Nocturnal Canyon Visitors

This footage, taken from late October to early November 2014, was part of a senior biology thesis by Jacob Kraus ’15 that measured the distribution and diversity of small mammal communities throughout the Reed College Canyon. Nutria, raccoons, opposum, and beavers can be seen in the video, as well as dam being built.

Thanks to Zac Perry and the Canyon Crew for helping install the camera trap and Dr. Robert Kaplan for supervising the thesis project.

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Spring Canyon Day 2015

Join the Reed community in planting native trees and shrubs, removing invasives and rebuilding sections of damaged trail. The event is free and open to anyone. Tools, training, food and fun will be provided. The event will be held on Saturday, April 11, 9am until 3pm. Meet your friends in the canyon near the east end of the canyon at the Centennial Orchard located off SE 37th Avenue; easy access is also available below the chemistry building.

Dress for the weather and bring gloves if you have them.

For more information email zac.perry@reed.edu or call 503-572-8636

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Film showcases canyon restoration

A new short film, Crystal Clear, showcases remarkable work done by the City of Portland Environmental Services, Reed College, Johnson Creek Watershed Council, and many others in the Crystal Springs Partnership. Our own Zac Perry, canyon-restoration manager, is featured.

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Fish Sighting Fall 2014

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Fall Canyon Day 2014

canyon day imageJoin the Reed community in planting native trees and shrubs, removing invasives and rebuilding sections of damaged trail. The event is free and open to anyone. Tools, training, food and fun will be provided. The event will be held on Saturday, October 4th 9am ’til 3pm. Meet your friends in the canyon near the Reed waterfall, just west of the landbridge and Reed Lake.

Dress for the weather and bring gloves if you have them.

For more information email zac.perry@reed.edu or call 503-572-8636

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Reed Canyon featured on Oregon Field Guide

Watch Oregon Field Guide that highlights Crystal Springs and the Reed Canyon (starts around the 20:25 mark).

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Spring Canyon Day 2014

Spring Canyon Day 2014 is coming!

Saturday April 5th
9A.M.-3P.M.

Join the Reed College community in restoring native plant habitat and enhancing water quality in the Reed canyon, the headwaters of Crystal Springs Creek. This event is free and open to everyone.

  • Tools, training, food, and fun provided.
  • Dress for the weather and bring gloves if you have them.

Meet at the east end of the canyon near the Centennial Orchard.

For more information:
zac.perry@reed.edu
call 503-572-8636

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Pictures from Fall Canyon Day 2013

This fall Canyon Day was held on October 5th. A beautiful fall day surrounded the activities which included the removal of 6-cubic yards of invasive plant material, and the reintroduction of over 800 native understory shrubs and ground covers.
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Looking back helps us move forward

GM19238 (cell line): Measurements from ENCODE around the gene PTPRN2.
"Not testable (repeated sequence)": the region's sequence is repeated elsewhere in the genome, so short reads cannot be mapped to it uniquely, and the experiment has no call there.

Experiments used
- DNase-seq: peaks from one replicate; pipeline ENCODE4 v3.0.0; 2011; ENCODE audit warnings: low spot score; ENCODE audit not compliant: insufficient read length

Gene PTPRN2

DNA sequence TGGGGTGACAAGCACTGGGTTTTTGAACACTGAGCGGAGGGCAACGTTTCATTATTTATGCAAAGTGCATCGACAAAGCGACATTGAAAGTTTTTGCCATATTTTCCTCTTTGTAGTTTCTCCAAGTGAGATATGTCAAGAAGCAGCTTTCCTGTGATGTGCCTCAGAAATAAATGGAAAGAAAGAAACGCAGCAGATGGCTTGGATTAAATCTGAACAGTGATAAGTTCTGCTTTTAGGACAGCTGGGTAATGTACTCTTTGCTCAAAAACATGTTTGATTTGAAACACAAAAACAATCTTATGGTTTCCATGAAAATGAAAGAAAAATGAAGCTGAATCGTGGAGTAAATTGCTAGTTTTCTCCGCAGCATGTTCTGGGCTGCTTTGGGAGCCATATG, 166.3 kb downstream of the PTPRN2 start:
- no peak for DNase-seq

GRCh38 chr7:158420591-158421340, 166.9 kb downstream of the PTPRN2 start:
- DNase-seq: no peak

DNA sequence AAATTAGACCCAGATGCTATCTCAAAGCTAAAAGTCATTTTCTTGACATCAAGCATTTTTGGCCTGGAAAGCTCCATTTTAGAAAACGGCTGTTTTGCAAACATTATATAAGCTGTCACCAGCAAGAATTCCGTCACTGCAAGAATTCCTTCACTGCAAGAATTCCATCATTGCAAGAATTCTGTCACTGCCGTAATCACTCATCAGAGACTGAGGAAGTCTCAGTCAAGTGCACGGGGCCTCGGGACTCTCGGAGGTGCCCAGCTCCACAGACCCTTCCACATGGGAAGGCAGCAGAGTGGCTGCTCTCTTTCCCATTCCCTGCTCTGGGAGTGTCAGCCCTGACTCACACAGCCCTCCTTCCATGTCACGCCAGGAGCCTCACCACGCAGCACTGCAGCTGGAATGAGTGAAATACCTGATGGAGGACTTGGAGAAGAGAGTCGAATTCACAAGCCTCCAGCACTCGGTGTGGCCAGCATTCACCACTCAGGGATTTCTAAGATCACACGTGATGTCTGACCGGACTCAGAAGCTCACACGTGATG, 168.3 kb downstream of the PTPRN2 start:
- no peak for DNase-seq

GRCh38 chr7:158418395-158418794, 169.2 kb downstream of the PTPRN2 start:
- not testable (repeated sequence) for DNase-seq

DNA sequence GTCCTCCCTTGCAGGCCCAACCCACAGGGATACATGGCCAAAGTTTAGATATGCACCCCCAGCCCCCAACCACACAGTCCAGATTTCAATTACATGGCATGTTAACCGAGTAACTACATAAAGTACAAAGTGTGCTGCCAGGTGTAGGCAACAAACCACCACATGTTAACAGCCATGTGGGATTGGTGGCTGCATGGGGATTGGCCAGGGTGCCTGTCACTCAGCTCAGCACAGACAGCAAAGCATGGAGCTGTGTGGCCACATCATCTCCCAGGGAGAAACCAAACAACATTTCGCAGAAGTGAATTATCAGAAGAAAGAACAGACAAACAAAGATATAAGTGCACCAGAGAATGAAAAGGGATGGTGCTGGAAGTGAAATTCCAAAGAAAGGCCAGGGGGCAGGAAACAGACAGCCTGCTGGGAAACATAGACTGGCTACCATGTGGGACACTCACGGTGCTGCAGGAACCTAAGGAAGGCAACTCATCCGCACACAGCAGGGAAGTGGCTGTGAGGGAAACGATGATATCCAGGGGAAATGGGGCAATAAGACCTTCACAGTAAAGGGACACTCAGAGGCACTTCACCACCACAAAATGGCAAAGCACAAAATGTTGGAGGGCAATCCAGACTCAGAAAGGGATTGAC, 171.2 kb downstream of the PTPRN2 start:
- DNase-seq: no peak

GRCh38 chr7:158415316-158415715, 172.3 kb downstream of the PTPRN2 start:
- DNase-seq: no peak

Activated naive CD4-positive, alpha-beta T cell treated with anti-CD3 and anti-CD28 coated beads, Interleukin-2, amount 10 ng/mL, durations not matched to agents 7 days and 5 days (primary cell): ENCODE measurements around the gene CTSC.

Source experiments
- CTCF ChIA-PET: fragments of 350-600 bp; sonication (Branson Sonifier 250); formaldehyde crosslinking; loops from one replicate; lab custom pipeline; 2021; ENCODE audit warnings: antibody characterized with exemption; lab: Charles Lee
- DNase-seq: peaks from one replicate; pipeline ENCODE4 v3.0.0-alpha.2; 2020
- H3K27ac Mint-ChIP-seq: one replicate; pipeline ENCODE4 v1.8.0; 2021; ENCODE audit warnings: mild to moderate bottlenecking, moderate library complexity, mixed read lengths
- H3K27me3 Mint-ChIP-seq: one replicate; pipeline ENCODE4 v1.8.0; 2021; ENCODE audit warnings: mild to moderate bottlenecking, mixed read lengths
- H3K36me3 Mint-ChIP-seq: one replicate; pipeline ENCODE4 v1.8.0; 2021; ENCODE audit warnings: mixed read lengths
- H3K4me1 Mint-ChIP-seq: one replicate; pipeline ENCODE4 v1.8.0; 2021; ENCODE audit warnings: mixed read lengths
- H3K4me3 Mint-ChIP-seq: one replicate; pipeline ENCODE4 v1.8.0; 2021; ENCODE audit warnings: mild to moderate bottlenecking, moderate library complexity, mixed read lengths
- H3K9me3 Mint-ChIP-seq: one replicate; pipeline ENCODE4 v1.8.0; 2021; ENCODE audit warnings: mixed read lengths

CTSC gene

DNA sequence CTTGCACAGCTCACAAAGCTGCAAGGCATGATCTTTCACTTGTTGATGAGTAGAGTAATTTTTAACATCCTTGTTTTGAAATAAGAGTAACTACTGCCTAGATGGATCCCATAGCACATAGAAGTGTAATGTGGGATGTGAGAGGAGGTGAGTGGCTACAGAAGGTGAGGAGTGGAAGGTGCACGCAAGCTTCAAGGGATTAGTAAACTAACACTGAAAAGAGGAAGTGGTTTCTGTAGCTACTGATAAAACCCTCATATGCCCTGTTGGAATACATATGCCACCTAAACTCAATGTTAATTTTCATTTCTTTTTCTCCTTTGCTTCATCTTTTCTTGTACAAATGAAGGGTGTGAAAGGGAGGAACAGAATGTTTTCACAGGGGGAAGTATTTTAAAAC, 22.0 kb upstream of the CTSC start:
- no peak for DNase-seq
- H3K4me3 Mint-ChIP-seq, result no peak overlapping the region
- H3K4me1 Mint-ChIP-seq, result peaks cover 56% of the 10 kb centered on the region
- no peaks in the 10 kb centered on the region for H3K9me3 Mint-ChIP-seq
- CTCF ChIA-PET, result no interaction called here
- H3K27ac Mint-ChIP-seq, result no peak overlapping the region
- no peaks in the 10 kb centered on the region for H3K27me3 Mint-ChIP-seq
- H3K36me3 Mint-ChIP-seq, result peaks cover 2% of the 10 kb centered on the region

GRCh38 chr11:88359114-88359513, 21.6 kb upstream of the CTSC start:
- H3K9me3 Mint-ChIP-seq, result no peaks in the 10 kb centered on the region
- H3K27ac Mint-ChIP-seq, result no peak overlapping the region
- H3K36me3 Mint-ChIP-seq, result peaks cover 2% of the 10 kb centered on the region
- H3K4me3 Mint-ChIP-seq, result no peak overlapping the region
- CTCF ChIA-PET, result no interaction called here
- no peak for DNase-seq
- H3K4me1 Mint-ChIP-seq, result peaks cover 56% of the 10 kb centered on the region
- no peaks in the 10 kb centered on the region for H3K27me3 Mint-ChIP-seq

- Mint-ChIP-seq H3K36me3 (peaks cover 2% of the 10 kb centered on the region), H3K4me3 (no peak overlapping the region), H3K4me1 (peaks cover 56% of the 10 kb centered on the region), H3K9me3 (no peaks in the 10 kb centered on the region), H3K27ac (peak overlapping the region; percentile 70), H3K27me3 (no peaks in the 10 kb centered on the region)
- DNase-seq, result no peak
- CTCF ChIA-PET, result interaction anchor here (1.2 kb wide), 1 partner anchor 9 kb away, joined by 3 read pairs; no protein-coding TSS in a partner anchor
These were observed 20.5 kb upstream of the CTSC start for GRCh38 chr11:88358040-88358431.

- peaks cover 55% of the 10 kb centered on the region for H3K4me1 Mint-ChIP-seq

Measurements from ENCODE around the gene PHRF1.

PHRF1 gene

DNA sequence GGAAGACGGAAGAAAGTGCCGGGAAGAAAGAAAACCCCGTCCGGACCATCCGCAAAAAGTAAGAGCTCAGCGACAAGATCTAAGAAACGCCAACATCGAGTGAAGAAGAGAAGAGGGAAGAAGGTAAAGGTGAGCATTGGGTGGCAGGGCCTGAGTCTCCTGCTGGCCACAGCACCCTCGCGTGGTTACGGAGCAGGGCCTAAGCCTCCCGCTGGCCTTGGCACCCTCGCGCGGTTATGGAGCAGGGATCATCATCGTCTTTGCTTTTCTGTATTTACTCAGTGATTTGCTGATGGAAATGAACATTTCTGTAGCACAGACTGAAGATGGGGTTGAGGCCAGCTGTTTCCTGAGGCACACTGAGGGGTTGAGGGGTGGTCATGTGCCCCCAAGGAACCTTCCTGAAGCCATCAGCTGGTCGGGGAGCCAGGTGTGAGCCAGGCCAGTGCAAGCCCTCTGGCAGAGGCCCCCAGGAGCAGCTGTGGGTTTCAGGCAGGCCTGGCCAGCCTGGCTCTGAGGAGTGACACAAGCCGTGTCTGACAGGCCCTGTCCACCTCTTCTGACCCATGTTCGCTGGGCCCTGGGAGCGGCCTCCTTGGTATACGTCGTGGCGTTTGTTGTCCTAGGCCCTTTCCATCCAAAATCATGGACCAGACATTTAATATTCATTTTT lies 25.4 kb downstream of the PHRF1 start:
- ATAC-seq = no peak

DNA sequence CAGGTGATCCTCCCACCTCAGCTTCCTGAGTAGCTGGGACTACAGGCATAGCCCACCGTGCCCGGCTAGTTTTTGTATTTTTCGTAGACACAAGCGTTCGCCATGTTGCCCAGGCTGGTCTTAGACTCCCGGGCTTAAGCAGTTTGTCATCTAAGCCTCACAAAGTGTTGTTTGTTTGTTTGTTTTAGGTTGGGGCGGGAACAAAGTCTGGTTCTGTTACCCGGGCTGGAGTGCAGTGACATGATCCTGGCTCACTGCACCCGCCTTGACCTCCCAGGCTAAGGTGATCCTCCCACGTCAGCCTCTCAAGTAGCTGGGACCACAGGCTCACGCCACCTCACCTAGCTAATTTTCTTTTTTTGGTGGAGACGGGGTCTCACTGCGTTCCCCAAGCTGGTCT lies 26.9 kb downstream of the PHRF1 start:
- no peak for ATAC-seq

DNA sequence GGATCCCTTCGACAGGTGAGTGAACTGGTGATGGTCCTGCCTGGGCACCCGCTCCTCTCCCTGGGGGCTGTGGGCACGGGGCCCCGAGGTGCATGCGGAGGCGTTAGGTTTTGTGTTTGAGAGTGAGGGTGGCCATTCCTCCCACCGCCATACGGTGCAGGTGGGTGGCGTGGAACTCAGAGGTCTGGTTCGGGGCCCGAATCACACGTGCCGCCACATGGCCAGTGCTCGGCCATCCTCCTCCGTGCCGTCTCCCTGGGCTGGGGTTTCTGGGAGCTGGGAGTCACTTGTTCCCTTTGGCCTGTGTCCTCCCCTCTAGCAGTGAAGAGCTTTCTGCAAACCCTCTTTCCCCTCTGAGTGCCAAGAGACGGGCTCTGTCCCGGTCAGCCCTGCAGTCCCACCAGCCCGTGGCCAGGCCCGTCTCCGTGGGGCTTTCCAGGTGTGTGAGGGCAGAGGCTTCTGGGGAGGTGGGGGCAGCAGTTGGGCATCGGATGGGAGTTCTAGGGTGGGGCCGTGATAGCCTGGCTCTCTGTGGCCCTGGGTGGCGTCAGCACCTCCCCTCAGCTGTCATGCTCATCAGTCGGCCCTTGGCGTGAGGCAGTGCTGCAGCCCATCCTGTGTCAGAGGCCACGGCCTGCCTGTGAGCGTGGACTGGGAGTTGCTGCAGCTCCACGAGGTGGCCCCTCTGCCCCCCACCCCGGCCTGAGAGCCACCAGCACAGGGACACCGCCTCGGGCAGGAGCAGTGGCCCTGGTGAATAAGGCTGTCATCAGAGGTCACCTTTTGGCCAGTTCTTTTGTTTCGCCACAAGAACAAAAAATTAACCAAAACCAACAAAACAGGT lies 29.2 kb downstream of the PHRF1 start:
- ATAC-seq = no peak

The canyon fell into the trusting hands of the ‘crew’ this past summer. Their dedication to protecting this headwater forest and the cleanest water source in the City of Portland will leave a lasting impression on this campus.
Don’t let their smiles fool you- Canyon Crew is an assembly of trained killers (seen here performing their victory dance of destruction).

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These students gave their blood, sweat and tears (of joy) to the canyon this summer and for that the canyon is forever grateful. The restoration and protection of this natural beauty is something that takes the support of its community to rebuild. Every season (almost every day) we observe changes in our canyon that echo and reflect the college’s commitment to preserving and improving the natural springs that bubble up from the depths- and provide the headwaters to the last free-flowing creek within the city, to the Pacific Ocean.

Deer sighting SE corner of canyon

This summer we spotted our first deer in the canyon, and a thriving population of Osprey competing with river otter for fish within Reed Lake. Seeing these larger species come in and follow on the heels of the rehabilitation of these 28 acres of forest continue to remind us how special and unique Reed Canyon is tucked into this beautiful campus, surrounded by this beautiful city.

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This summer Canyon Crew gave focus to improving the safety of our 1.8 miles of trail that serpentines though these woods- all the while ripping and tearing invasives from the comfort of their beautiful settings.

Reed College has decided to forgo the use of pesticides to accomplish our goals of restoration within Reed Canyon which may prove to be more labor intensive- but it’s obvious that this mechanical approach has helped preserve non-target species both plant and amphibian- that we continue to add to our species list for further study.

The Canyon Crew is a special group- They make lasting impressions on the livability of our most special wildlife habitat. Their efforts and are appreciated by all who wander our woods.

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Beavers’ work, closeup

Took a walk at lunchtime around the canyon, and there’s plenty of ample signs of beaver work. Decided to take a closeup of what their dentures have been doing to one particular tree . . .

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